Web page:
Feeding myself is probably the best way to describe how being a woman in my 20s has felt so far. It has been the most bizarre but nurturing experience. I feel so unformed, but so adult-like. I have never felt my age as acutely as I have these past couple of years, and I have never felt so much like my own person either. Lucie Brock-Broido encapsulates the feeling of being a 20-something teenage girl perfectly in her poem “A Girl Ago”:

Extinguish me from this.
I was sixteen for twenty years. By September I will be a ghost
And flickering in unison with all the other fireflies in Appalachia,
Blinking in the swarm of it, and all at once, above
And on a bare branch in a shepherd’s sky. No Dove.
There is no thou to speak of.

In a discussion of Brock-Broido’s work, Joan Houlihan notes that the poet categorizes “girl” as a self “that wouldn’t age or die, that was preserved in a state of wonder and innocence, but always on the verge of destruction.” In the poem, the girl is the “always nascent, and endangered, feminine.”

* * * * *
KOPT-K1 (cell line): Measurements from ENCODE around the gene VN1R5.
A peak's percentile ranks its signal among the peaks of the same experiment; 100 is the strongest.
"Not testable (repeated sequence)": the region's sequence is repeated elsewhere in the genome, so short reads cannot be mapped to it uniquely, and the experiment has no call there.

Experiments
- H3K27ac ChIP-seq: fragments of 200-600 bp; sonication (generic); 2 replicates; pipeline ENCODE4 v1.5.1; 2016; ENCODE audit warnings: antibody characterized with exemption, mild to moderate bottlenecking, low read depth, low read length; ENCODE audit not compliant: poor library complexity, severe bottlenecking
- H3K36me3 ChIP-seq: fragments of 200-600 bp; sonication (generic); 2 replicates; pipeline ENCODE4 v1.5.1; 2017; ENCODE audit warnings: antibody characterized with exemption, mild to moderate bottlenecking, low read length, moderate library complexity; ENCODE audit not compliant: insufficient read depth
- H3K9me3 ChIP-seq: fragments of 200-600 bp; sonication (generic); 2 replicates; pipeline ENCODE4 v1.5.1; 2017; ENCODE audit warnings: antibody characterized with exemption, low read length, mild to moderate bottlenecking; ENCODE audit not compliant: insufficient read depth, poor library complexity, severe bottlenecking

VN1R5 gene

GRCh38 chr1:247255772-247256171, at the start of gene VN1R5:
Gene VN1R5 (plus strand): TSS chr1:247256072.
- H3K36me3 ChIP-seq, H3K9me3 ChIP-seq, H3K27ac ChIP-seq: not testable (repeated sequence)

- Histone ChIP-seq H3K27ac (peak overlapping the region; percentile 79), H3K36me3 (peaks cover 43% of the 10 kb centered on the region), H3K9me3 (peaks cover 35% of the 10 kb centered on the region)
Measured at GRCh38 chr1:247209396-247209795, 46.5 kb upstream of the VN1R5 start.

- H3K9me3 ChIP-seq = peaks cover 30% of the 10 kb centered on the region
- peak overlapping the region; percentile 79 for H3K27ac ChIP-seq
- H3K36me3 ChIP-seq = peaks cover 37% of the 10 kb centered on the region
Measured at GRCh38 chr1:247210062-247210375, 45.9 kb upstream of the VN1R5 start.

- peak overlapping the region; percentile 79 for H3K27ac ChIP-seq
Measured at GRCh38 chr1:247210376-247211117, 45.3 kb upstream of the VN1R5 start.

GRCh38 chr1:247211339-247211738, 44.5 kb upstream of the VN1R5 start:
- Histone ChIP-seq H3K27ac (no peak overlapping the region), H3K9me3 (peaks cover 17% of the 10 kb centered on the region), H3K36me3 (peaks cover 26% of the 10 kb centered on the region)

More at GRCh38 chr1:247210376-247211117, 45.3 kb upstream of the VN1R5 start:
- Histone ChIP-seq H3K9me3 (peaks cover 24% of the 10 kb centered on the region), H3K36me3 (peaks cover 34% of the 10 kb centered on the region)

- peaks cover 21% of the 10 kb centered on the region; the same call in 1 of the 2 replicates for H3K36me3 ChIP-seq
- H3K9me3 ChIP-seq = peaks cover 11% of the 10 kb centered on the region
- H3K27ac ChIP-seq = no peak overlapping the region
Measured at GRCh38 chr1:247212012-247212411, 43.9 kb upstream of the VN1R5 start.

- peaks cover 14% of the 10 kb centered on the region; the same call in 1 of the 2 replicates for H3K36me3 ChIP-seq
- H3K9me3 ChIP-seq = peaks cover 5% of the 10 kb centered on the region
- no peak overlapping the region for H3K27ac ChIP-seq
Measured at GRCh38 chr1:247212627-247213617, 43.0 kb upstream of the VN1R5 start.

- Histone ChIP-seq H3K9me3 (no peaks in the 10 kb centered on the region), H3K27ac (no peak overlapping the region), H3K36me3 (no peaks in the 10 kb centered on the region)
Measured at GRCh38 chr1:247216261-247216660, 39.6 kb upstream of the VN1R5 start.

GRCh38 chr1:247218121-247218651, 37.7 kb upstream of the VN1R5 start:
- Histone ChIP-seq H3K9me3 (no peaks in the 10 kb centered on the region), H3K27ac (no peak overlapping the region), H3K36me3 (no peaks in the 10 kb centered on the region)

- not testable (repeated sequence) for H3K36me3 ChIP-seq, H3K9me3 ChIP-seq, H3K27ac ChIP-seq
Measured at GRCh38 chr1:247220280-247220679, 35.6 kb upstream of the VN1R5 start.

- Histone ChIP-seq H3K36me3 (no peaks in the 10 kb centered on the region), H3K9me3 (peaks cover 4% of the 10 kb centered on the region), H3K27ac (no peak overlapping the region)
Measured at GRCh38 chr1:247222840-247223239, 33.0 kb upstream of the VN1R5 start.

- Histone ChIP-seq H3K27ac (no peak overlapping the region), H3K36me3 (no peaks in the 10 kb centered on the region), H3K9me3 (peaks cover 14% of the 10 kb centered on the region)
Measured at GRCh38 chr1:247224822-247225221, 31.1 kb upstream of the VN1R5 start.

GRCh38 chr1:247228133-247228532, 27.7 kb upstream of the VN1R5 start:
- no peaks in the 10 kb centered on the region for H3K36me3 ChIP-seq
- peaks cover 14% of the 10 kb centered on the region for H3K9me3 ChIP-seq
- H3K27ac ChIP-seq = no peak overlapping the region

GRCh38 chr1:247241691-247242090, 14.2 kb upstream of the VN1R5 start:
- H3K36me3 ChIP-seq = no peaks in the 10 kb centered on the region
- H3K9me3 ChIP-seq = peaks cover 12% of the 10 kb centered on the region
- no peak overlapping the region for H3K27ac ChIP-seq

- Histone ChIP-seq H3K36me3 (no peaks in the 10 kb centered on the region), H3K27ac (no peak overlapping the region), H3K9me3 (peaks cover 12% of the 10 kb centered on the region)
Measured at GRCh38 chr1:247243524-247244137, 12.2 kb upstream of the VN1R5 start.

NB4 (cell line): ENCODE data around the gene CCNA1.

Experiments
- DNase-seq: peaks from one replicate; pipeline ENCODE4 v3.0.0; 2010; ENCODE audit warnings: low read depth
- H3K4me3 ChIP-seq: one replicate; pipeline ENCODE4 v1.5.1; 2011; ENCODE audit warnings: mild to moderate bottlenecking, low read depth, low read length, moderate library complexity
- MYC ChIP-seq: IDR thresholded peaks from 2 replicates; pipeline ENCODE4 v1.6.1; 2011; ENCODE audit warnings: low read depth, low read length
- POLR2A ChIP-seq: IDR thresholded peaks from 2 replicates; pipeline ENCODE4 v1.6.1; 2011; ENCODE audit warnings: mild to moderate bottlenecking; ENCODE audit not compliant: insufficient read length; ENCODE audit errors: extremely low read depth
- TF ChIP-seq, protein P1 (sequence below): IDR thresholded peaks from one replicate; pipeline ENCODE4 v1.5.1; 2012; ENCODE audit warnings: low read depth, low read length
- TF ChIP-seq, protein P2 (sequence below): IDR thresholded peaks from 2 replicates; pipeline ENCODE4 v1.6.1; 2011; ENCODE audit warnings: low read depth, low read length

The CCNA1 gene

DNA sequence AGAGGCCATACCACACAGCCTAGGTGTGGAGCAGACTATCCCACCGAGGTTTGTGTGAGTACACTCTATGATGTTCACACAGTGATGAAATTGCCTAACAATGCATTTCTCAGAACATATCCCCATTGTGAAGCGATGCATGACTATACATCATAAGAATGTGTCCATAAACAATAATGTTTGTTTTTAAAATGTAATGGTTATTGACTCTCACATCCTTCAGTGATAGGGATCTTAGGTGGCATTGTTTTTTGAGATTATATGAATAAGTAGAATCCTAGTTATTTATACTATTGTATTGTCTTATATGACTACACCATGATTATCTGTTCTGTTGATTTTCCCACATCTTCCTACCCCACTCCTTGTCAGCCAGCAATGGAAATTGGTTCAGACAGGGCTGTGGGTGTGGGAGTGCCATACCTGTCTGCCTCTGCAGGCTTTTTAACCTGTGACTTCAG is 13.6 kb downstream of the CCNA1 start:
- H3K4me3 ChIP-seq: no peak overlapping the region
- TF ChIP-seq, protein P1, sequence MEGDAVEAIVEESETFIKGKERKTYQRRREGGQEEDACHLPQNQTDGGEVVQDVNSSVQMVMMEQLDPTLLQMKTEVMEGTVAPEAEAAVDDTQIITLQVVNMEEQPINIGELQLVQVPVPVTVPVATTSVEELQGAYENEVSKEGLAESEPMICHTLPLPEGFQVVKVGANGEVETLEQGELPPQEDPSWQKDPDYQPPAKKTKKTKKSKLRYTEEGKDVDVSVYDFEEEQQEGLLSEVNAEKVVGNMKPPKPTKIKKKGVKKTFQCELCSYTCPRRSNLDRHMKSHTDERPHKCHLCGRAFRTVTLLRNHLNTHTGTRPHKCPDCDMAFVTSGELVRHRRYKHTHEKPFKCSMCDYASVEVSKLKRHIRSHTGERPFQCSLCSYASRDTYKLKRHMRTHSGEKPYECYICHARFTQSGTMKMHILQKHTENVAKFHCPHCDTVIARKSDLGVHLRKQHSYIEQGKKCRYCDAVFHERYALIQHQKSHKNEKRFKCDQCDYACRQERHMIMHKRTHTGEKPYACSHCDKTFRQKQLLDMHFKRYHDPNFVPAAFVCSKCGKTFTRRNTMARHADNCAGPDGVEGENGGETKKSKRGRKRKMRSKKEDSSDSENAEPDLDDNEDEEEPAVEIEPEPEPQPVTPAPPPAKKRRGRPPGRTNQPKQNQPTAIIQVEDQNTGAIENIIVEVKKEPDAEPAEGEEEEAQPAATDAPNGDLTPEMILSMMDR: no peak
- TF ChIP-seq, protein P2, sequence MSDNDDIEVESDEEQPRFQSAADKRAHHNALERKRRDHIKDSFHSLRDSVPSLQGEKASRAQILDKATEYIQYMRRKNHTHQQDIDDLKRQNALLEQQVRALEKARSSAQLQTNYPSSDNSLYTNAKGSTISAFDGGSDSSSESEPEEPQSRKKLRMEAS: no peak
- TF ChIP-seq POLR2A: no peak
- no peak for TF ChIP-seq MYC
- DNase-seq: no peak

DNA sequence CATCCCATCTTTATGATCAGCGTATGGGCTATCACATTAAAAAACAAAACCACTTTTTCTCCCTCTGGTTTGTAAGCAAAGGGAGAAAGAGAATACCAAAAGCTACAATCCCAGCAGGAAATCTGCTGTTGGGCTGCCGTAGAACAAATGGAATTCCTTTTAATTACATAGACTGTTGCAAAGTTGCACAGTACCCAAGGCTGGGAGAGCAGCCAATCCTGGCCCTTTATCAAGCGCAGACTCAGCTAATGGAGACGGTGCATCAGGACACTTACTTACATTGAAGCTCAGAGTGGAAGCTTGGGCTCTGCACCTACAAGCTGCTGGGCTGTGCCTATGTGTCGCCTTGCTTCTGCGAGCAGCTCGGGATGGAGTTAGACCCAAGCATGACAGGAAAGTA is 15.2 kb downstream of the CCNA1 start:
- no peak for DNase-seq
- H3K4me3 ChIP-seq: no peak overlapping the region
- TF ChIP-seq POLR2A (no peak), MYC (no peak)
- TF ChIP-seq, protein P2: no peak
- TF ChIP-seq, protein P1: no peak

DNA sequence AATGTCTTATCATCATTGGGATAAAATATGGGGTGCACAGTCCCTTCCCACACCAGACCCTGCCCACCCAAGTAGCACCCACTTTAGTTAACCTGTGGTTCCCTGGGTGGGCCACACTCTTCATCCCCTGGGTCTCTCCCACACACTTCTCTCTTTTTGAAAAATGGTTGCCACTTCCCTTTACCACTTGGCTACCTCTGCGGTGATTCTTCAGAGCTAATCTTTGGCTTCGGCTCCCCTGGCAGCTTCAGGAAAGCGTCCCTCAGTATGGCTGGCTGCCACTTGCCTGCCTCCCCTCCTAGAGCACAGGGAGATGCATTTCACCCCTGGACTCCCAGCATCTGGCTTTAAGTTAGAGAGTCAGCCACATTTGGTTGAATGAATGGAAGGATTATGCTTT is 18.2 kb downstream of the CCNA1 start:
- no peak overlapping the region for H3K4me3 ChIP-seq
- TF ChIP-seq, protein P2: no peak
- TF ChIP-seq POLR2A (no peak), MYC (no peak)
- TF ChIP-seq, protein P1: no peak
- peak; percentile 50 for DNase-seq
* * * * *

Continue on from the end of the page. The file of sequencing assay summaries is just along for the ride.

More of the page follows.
Perhaps if the extinguished girl is eternal, then there is also the possibility that she never really existed. If “there is no thou to speak of,” then there is nothing to lose. The girl can be whatever she wants, forever — immortalized in girl dinners and a comfortable coexistence with womanhood.

When I was a girl, I was told that immortality would diminish the novelty of life. Poet Dorianne Laux personifies Death as a girl in a cotton slip, barefoot and giggling. She comes to the speaker of the poem and reveals that she actually quite likes death, with its wind chimes and smell of lemons.

If Death is a girl who tells you that the afterlife isn’t all bad, maybe the transition from girlhood can be beautiful too. Maybe she can also hold my hand and step with me into the horrors, and the wonders, of September.